Roman Catholic Diocese of Nîmes

Roman Catholic Diocese of Nîmes

The Roman Catholic Diocese of Nîmes (Latin: Dioecesis Nemausensis; French: Diocèse de Nîmes) is a diocese of the Latin Rite of the Roman Catholic Church in France. The diocese comprises all of the department of Gard. It is suffragan of the Diocese of Avignon.

By the Concordat of 1801 its territory was united with the Diocese of Avignon. It was re-established as a separate diocese in 1821 and a Brief of 27 April 1877, grants to its bishops the right to add Alais (the modern Alès) and Uzès to their episcopal style, these two dioceses being now combined with that of Nîmes. Therefore, correctly it is the Diocese of Nîmes (–Uzès and Alès) (Latin: Dioecesis Nemausensis (–Uticensis et Alesiensis); French: Diocèse de Nîmes (–Uzès et Alès)).


Nîmes (Latin: Nemausus) was an important city in Roman antiquity. The Pont du Gard is not far away.

Late and rather contradictory traditions attribute the foundation of the Church of Nîmes either to Celidonius, the man "who was blind from his birth" of the Gospel, or to St. Honestus, the apostle of Navarre, said to have been sent to southern France by St. Peter, with St. Saturninus (Sernin), the apostle of Toulouse. The true apostle of Nîmes was St. Baudilus, whose martyrdom is placed by some at the end of the 3rd century, and by others at the end of the fourth. Many writers affirm that a certain St. Felix, martyred by the Vandals about 407, was Bishop of Nîmes, but Louis Duchesne questions this.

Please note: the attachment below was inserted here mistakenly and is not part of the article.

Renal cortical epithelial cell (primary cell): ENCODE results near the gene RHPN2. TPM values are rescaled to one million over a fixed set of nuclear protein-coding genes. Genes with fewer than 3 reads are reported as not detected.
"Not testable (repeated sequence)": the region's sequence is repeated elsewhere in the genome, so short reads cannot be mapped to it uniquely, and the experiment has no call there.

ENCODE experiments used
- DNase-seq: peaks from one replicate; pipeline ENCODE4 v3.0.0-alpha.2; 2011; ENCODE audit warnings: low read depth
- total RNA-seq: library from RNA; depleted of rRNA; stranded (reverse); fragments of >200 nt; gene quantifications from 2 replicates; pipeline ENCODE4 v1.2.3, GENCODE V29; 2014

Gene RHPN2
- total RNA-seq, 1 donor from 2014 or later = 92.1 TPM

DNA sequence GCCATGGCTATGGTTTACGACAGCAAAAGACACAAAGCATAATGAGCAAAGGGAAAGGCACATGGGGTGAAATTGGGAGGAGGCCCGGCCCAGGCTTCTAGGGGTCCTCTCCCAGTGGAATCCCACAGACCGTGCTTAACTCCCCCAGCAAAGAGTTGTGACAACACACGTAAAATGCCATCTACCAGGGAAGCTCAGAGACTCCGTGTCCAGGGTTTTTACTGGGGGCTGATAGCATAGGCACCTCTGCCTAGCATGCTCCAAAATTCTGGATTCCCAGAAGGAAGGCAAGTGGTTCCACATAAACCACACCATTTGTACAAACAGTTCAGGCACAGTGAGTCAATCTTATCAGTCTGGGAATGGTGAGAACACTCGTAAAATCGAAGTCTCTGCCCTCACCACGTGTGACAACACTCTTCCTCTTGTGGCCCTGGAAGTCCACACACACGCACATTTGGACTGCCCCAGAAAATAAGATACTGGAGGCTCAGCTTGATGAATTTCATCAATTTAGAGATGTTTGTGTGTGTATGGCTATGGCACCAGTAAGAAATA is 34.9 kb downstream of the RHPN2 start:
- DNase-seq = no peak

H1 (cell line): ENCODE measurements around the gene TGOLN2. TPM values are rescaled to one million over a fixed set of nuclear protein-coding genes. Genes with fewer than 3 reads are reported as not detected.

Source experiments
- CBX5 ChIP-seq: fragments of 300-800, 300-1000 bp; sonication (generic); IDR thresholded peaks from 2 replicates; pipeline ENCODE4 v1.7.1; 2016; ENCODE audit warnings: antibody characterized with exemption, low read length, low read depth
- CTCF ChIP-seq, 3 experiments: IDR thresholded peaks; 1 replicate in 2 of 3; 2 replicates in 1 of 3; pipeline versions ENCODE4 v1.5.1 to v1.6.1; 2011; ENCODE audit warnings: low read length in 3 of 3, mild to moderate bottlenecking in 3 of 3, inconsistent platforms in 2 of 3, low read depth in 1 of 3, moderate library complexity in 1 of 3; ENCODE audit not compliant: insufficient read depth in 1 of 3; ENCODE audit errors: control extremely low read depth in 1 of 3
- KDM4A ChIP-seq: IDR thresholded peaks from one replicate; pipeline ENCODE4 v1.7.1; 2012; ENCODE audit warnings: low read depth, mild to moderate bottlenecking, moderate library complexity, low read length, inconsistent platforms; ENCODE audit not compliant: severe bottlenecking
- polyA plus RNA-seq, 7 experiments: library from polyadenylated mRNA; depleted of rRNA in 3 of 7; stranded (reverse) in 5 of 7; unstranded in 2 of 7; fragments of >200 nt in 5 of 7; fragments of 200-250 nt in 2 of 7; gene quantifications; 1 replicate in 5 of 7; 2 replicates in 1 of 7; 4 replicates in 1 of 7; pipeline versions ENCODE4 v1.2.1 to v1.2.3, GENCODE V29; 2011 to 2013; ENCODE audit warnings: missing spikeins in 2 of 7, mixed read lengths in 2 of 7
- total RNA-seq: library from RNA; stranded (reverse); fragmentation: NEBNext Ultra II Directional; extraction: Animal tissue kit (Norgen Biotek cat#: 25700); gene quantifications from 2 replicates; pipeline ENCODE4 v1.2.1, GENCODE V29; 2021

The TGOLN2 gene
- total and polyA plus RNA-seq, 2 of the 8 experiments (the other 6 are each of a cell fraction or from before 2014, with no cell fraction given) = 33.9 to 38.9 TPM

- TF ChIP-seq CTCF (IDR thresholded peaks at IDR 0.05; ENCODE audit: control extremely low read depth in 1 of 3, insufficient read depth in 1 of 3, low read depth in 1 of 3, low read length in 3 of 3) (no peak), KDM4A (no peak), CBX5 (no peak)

There was a see at Nîmes as early as 396, for in that year a synodical letter was sent by a Council of Nîmes to the bishops of Gaul.

Turnbull & Asser


The first bishop whose date is positively known is Sedatus, present at the Council of Agde in 506.

Other noteworthy bishops are:

  • St. John (about 511, before 526);
  • St. Remessarius (633–640);
  • Bertrand of Languissel (1280–1324), faithful to Boniface VIII, and for that reason driven from his see for a year by Philip the Fair;
  • Cardinal Guillaume d'Estouteville (1441–1449);
  • Cardinal Guillaume Briçonnet (1496–1514);
  • the famous pulpit orator Fléchier (1687–1710);
  • the distinguished polemist Plantier (1855–1875) whose pastoral letter (1873) called forth a protest from Bismarck;
  • the preacher Besson (1875–1888).

Urban II, coming to France to preach the crusade, consecrated the Cathedral of Nîmes in 1096 and presided over a council. Pope Alexander III visited Nîmes in 1162. Clement IV (1265–1268), born at Saint Gilles, in this diocese, granted the monastery of that town numerous favors.

St. Louis, who embarked at Aigues-Mortes for his two crusades, surrounded Nîmes with walls. In 1305, Clement V passed through the city on his way to Lyon to be crowned. In consequence of disputes about the sale of grapes to the papal household, Innocent VI laid an interdict on Nîmes in 1358.

The diocese was greatly disturbed by the Wars of Religion: on 29 Sept., 1567, five years before the Massacre of St. Bartholomew, the Protestants of Nîmes carried out the massacre of Catholics known in French history as the Michelade. Louis XIII of France at Nîmes issued the decree of religious pacification known as the Peace of Nîmes.

To 1000

1000 to 1300

1300 to 1500


From 1800

  • 1821–1837 Claude III. Petit Benoit de Chaffoy
  • 1838–1855 Jean-François-Marie Cart
  • 1855–1875 Claude-Henri Plantier
  • 1875–1888 François-Nicolas Besson
  • 1889–1896 Jean-Louis Antoine Alfred Gilly
  • 1896–1921 Félix-Auguste Béguinot
  • 1921–1924 Marcellin, Charles Marty
  • 1924–1963 Jean Justin Girbeau
  • 1963–1977 Pierre-Marie Rougé
  • 1978–1999 Jean Cadilhac
  • 2001–present Robert Wattebled

Pilgrimages and saints